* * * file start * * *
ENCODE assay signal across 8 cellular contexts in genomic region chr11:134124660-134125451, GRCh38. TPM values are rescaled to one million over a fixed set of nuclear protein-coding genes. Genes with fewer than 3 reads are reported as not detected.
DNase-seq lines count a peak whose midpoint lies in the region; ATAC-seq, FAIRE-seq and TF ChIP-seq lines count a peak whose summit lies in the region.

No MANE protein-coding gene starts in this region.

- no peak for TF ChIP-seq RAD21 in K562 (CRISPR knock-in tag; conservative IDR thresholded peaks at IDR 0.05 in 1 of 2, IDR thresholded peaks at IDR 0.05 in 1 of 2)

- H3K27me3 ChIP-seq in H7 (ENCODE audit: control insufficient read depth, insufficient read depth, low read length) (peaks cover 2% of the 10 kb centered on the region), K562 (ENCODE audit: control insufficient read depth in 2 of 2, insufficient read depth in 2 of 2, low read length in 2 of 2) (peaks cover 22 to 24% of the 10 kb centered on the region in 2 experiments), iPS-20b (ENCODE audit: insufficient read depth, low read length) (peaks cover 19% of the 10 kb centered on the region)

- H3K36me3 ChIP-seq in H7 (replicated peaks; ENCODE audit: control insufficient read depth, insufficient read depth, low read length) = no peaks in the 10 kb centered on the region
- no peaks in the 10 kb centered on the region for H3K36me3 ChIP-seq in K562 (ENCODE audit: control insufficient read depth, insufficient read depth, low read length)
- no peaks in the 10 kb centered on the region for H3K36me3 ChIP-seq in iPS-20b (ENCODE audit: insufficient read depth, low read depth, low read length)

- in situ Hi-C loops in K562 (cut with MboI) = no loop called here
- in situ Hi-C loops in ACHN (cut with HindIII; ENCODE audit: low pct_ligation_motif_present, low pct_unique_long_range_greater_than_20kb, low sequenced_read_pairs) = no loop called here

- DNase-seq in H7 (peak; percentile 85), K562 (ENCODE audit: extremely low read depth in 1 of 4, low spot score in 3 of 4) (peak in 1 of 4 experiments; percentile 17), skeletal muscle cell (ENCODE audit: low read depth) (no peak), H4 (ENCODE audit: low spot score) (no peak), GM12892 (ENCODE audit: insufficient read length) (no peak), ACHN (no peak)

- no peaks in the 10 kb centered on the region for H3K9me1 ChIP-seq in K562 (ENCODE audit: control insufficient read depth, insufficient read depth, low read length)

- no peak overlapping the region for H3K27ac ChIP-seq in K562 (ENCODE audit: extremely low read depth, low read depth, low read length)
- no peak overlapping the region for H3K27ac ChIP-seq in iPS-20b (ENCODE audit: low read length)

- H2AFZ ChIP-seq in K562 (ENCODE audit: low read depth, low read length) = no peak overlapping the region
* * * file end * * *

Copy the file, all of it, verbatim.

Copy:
ENCODE assay signal across 8 cellular contexts in genomic region chr11:134124660-134125451, GRCh38. TPM values are rescaled to one million over a fixed set of nuclear protein-coding genes. Genes with fewer than 3 reads are reported as not detected.
DNase-seq lines count a peak whose midpoint lies in the region; ATAC-seq, FAIRE-seq and TF ChIP-seq lines count a peak whose summit lies in the region.

No MANE protein-coding gene starts in this region.

- no peak for TF ChIP-seq RAD21 in K562 (CRISPR knock-in tag; conservative IDR thresholded peaks at IDR 0.05 in 1 of 2, IDR thresholded peaks at IDR 0.05 in 1 of 2)

- H3K27me3 ChIP-seq in H7 (ENCODE audit: control insufficient read depth, insufficient read depth, low read length) (peaks cover 2% of the 10 kb centered on the region), K562 (ENCODE audit: control insufficient read depth in 2 of 2, insufficient read depth in 2 of 2, low read length in 2 of 2) (peaks cover 22 to 24% of the 10 kb centered on the region in 2 experiments), iPS-20b (ENCODE audit: insufficient read depth, low read length) (peaks cover 19% of the 10 kb centered on the region)

- H3K36me3 ChIP-seq in H7 (replicated peaks; ENCODE audit: control insufficient read depth, insufficient read depth, low read length) = no peaks in the 10 kb centered on the region
- no peaks in the 10 kb centered on the region for H3K36me3 ChIP-seq in K562 (ENCODE audit: control insufficient read depth, insufficient read depth, low read length)
- no peaks in the 10 kb centered on the region for H3K36me3 ChIP-seq in iPS-20b (ENCODE audit: insufficient read depth, low read depth, low read length)

- in situ Hi-C loops in K562 (cut with MboI) = no loop called here
- in situ Hi-C loops in ACHN (cut with HindIII; ENCODE audit: low pct_ligation_motif_present, low pct_unique_long_range_greater_than_20kb, low sequenced_read_pairs) = no loop called here

- DNase-seq in H7 (peak; percentile 85), K562 (ENCODE audit: extremely low read depth in 1 of 4, low spot score in 3 of 4) (peak in 1 of 4 experiments; percentile 17), skeletal muscle cell (ENCODE audit: low read depth) (no peak), H4 (ENCODE audit: low spot score) (no peak), GM12892 (ENCODE audit: insufficient read length) (no peak), ACHN (no peak)

- no peaks in the 10 kb centered on the region for H3K9me1 ChIP-seq in K562 (ENCODE audit: control insufficient read depth, insufficient read depth, low read length)

- no peak overlapping the region for H3K27ac ChIP-seq in K562 (ENCODE audit: extremely low read depth, low read depth, low read length)
- no peak overlapping the region for H3K27ac ChIP-seq in iPS-20b (ENCODE audit: low read length)

- H2AFZ ChIP-seq in K562 (ENCODE audit: low read depth, low read length) = no peak overlapping the region